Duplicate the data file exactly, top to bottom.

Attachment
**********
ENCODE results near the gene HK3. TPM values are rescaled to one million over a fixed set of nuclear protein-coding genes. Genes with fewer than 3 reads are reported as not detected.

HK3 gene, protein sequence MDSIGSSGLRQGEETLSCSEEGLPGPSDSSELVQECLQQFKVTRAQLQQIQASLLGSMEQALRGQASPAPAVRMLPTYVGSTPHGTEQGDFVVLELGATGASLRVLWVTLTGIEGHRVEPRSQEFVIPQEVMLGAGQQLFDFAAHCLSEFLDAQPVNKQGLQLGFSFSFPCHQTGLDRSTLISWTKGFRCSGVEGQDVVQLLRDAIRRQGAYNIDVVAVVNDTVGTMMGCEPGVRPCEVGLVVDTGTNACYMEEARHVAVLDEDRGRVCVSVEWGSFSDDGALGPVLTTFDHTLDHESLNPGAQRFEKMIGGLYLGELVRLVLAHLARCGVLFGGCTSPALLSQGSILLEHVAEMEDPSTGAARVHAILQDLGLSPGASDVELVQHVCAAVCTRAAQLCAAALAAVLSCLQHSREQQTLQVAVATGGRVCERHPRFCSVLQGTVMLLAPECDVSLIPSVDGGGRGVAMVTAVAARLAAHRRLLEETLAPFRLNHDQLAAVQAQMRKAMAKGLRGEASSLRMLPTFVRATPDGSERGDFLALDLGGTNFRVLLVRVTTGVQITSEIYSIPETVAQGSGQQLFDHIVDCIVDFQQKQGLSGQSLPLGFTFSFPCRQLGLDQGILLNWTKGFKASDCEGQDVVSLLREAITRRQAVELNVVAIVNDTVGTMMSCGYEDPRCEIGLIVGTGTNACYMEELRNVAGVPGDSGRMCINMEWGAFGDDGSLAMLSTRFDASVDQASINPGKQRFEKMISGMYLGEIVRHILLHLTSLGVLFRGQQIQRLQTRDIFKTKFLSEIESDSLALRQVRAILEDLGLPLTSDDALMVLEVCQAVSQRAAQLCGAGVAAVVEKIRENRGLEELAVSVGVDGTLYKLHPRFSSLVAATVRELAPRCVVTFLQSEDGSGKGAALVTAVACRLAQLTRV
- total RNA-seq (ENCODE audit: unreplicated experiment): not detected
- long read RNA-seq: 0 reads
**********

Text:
ENCODE results near the gene HK3. TPM values are rescaled to one million over a fixed set of nuclear protein-coding genes. Genes with fewer than 3 reads are reported as not detected.

HK3 gene, protein sequence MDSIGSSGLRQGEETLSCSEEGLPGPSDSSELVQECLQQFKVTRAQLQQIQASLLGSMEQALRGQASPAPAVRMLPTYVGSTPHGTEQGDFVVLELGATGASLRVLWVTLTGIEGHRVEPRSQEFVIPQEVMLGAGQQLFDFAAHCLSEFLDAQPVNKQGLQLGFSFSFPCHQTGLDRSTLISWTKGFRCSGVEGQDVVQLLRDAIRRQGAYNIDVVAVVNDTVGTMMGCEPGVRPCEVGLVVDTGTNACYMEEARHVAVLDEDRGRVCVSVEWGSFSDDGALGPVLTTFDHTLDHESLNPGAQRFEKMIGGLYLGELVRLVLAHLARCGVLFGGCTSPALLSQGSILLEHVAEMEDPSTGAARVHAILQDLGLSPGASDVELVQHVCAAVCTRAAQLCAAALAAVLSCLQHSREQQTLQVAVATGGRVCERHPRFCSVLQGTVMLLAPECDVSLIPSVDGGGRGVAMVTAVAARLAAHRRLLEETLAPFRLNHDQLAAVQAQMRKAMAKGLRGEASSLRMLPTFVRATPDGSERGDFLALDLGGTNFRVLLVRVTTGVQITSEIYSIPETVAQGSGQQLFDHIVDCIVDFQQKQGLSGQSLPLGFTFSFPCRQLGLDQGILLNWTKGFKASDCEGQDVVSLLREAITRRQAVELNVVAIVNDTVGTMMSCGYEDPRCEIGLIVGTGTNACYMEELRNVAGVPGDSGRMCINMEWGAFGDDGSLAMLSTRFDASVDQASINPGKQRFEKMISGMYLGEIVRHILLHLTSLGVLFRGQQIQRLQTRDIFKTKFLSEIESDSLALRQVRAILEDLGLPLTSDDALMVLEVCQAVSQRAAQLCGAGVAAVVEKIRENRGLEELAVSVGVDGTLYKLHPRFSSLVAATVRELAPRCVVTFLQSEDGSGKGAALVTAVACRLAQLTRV
- total RNA-seq (ENCODE audit: unreplicated experiment): not detected
- long read RNA-seq: 0 reads